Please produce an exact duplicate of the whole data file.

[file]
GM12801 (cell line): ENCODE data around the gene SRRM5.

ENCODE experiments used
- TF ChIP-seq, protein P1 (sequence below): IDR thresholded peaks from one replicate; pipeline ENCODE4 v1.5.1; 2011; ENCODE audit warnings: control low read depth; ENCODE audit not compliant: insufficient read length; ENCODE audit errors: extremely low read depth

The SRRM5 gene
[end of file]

GM12801 (cell line): ENCODE data around the gene SRRM5.

ENCODE experiments used
- TF ChIP-seq, protein P1 (sequence below): IDR thresholded peaks from one replicate; pipeline ENCODE4 v1.5.1; 2011; ENCODE audit warnings: control low read depth; ENCODE audit not compliant: insufficient read length; ENCODE audit errors: extremely low read depth

The SRRM5 gene